Earlier this week, New York-based Transportation Alternatives released a statement of 10 principles that emerged from the Vision Zero symposium the group sponsored last Friday. It was the first-ever national gathering of thought leaders and advocates committed to spreading Vision Zero’s ethic of eliminating all traffic deaths through better design, enforcement, and education.
I caught up with Noah Budnick, deputy director of Transportation Alternatives, to hear more.
First, let’s talk about last Friday’s event. What was the best thing that happened there?
The momentum that was built was incredible. To me, that was the highlight. This was kind of the coming-out party for Vision Zero as a national movement.
What do you see as the goals of a national movement? Would that mean lots of cities working on this, or is there actually a role for the federal government? What could they do to promote Vision Zero?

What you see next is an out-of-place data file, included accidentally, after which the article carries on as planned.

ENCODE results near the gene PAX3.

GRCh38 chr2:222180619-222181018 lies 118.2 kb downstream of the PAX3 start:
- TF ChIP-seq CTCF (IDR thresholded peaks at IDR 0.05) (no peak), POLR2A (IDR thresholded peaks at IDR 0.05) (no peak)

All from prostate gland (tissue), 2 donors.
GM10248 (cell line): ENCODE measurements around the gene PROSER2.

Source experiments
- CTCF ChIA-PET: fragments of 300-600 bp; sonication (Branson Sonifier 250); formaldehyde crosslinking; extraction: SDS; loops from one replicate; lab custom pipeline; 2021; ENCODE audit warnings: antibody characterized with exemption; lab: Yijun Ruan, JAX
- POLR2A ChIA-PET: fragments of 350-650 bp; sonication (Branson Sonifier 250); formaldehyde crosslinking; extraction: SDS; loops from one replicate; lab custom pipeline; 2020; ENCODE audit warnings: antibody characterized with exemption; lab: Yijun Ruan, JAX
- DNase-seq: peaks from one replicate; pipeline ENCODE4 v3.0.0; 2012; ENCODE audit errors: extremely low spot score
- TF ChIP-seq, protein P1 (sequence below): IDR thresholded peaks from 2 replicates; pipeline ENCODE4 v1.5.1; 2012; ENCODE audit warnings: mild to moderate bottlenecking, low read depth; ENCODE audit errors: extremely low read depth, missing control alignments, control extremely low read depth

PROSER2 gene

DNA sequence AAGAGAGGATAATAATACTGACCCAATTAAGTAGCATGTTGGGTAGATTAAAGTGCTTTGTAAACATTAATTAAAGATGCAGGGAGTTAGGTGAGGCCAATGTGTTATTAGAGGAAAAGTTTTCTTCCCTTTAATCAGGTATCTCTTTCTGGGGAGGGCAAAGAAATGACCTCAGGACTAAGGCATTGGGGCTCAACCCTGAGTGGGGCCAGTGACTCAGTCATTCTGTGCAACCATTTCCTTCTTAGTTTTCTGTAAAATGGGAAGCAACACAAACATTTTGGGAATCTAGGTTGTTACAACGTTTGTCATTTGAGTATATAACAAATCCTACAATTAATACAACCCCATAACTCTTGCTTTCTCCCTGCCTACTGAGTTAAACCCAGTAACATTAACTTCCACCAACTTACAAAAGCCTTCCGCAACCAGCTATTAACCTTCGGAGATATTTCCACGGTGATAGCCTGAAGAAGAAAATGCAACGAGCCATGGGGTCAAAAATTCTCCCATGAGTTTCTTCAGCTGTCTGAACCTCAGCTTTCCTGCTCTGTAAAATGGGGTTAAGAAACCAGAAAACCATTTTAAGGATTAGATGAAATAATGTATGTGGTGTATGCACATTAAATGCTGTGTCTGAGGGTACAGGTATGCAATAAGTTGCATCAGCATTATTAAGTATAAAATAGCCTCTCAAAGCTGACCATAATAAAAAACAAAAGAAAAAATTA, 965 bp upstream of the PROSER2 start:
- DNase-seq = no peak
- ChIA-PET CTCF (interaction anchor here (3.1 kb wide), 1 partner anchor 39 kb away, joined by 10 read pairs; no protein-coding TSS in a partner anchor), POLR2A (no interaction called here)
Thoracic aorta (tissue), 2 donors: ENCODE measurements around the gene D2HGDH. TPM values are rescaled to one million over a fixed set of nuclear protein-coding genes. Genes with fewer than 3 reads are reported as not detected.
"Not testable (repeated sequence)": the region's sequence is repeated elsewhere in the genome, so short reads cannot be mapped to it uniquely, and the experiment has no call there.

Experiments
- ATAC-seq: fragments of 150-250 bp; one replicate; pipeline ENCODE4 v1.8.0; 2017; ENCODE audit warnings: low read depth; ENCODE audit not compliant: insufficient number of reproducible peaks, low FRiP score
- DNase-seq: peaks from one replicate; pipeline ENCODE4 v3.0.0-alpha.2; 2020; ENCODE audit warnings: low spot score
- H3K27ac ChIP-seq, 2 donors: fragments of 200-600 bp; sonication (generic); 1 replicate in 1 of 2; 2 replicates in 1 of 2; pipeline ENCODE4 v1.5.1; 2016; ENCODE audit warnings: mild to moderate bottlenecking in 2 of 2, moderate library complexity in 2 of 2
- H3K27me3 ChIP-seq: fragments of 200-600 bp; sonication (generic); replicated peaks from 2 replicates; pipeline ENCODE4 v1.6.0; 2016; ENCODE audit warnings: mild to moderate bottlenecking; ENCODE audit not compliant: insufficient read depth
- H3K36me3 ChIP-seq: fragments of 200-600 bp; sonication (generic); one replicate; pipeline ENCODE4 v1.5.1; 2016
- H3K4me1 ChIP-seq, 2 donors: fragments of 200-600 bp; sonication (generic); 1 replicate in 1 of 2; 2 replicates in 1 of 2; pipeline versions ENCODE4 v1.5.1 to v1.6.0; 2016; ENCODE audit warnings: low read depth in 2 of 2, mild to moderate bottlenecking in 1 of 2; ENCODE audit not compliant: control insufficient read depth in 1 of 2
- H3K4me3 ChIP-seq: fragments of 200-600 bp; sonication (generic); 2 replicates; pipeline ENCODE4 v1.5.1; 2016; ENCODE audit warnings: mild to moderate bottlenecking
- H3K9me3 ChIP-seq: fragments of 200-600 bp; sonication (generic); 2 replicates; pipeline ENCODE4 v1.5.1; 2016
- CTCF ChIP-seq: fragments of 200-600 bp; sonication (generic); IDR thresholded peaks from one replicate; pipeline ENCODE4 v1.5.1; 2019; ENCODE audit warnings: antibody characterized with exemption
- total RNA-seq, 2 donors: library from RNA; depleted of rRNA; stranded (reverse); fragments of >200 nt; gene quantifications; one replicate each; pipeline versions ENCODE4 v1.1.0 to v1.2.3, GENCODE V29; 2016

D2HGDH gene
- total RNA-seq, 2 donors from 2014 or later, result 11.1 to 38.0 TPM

The federal government could set federal goals and benchmarks in line with Vision Zero, creating policies that require states and cities and metro areas to set goals to eliminate traffic deaths and serious injuries. And it’s really important that that’s tied to funding.
It starts with a simple matter of leadership, which is stating that traffic deaths and serious injuries are preventable. They’re not accidents. That change in thinking is an incredibly important first step.